UCD Physics - RDS

Distinguished Speaker Series 2012

Sickle cell anemia is the first human disease to be understood on a molecular level, beginning with the pioneering 1949 study by the legendary physical chemist, Linus Pauling. The disease is caused by a single base change in DNA that results in an abnormal hemoglobin molecule, the protein in the red cells of blood that delivers oxygen from the lungs to the tissues.  The substitution of a charged amino acid with a neutral one on the surface of the molecule causes the protein to aggregate upon releasing oxygen in the tissues to form helical fibers that stiffen and distort (“sickle”) the red cells and can lead to blockage of small blood vessels. The consequent reduction in oxygen delivery damages many different organs and also results in episodes of very severe pain known as “sickle cell crises.”

Because of its intimate connection to the pathology of sickle cell anemia, this aggregation process has been studied by almost every experimental method of protein physics.  As a result, studies of sickle hemoglobin have become the paradigm for the investigation of other diseases caused by peptide or protein aggregation, such as Alzheimer’s and Parkinson’s diseases.  In this lecture I will describe how a fundamental physical understanding of sickle hemoglobin aggregation has led to a coherent picture of the pathophysiology of the disease as well as new approaches to therapy.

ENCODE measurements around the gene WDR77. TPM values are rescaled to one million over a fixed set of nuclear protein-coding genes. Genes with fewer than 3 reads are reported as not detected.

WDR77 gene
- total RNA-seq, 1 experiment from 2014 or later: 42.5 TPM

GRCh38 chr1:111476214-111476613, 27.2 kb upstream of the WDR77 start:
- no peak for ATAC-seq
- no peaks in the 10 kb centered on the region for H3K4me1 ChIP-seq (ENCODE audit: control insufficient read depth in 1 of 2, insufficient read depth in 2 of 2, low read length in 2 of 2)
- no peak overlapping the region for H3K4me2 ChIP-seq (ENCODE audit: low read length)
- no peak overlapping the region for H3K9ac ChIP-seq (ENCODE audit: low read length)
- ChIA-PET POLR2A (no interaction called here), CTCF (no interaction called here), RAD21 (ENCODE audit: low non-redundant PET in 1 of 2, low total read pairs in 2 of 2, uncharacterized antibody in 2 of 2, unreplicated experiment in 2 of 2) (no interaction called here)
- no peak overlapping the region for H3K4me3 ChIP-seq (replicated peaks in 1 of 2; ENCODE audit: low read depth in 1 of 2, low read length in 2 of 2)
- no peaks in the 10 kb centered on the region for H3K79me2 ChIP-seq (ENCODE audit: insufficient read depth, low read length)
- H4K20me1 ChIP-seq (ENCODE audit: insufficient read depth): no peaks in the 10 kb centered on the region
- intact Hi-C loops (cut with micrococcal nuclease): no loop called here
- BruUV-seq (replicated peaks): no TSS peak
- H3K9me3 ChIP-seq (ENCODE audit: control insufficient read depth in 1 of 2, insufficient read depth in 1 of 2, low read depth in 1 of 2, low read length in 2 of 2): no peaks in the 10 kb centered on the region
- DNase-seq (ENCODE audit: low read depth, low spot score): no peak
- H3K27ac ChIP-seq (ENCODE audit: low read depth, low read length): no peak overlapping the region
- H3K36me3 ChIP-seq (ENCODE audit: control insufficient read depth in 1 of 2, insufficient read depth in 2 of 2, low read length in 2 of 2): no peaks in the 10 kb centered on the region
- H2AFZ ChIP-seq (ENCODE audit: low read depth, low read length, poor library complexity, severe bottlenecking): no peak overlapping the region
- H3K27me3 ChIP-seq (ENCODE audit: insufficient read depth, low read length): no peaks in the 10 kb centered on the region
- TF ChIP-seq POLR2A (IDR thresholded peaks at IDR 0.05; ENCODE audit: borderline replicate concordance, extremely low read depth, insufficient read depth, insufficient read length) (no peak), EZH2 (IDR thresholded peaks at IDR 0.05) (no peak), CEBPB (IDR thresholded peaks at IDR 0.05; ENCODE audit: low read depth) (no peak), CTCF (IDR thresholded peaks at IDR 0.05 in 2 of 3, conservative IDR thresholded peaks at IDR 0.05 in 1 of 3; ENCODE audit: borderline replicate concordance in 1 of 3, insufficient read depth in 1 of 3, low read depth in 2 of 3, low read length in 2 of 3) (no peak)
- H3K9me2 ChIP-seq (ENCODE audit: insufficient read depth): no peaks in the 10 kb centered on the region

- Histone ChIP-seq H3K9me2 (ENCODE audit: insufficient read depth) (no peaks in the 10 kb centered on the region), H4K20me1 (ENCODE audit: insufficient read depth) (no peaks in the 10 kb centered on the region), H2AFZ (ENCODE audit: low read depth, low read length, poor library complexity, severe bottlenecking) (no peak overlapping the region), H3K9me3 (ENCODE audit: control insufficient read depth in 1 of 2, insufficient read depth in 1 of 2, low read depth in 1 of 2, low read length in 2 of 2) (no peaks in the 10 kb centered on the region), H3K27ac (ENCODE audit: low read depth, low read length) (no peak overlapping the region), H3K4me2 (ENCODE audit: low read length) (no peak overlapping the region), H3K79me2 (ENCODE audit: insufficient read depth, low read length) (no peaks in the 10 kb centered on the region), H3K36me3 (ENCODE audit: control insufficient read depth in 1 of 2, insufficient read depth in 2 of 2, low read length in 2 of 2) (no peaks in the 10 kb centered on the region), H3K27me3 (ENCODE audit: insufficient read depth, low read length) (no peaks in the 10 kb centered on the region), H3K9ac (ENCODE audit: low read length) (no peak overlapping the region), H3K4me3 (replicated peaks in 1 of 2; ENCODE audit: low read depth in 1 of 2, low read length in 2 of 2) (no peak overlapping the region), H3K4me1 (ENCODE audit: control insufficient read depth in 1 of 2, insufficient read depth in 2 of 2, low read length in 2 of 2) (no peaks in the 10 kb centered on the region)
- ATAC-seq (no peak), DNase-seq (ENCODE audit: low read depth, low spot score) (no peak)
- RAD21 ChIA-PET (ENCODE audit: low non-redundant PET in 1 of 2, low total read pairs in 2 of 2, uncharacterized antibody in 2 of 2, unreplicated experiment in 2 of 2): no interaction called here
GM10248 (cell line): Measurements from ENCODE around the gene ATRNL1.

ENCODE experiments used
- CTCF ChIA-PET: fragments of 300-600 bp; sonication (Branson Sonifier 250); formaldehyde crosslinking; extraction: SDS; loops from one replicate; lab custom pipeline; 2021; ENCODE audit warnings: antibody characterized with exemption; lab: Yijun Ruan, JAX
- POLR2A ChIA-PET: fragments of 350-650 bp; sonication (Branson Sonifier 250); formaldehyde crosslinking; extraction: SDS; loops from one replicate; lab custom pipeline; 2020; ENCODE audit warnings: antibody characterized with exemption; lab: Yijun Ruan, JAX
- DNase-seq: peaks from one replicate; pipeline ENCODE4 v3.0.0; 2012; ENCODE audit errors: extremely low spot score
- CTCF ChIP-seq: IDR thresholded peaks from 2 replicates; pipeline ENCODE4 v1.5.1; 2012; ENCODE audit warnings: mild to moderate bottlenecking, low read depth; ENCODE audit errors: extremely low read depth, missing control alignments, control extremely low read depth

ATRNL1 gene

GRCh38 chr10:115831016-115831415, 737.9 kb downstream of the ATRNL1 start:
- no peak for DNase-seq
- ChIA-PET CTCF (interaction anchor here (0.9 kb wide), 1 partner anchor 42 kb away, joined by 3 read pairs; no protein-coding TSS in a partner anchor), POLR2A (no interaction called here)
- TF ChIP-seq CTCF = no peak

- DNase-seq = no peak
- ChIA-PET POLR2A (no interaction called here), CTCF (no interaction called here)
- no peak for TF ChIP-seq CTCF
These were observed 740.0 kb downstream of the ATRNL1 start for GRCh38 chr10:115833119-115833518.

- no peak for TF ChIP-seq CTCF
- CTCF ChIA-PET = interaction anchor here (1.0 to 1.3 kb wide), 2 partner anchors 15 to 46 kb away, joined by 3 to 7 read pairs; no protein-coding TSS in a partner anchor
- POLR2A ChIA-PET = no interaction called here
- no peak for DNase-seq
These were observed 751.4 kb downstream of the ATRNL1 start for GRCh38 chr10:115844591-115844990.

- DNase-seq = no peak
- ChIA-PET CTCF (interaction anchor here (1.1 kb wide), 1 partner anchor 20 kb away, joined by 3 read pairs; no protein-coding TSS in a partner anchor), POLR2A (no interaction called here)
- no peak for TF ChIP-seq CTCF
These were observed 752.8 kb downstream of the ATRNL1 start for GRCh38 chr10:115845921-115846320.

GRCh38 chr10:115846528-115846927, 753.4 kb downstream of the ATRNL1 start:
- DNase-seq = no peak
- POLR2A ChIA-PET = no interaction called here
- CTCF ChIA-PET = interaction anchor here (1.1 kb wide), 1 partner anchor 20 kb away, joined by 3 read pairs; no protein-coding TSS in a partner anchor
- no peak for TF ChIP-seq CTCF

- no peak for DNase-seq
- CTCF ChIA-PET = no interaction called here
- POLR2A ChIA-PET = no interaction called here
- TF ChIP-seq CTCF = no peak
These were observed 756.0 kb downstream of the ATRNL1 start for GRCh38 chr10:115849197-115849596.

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More information on Dr. William A. Eaton can be found at: http://www.pnas.org/content/106/23/9135.full

For more information contact us at: physics@ucd.ie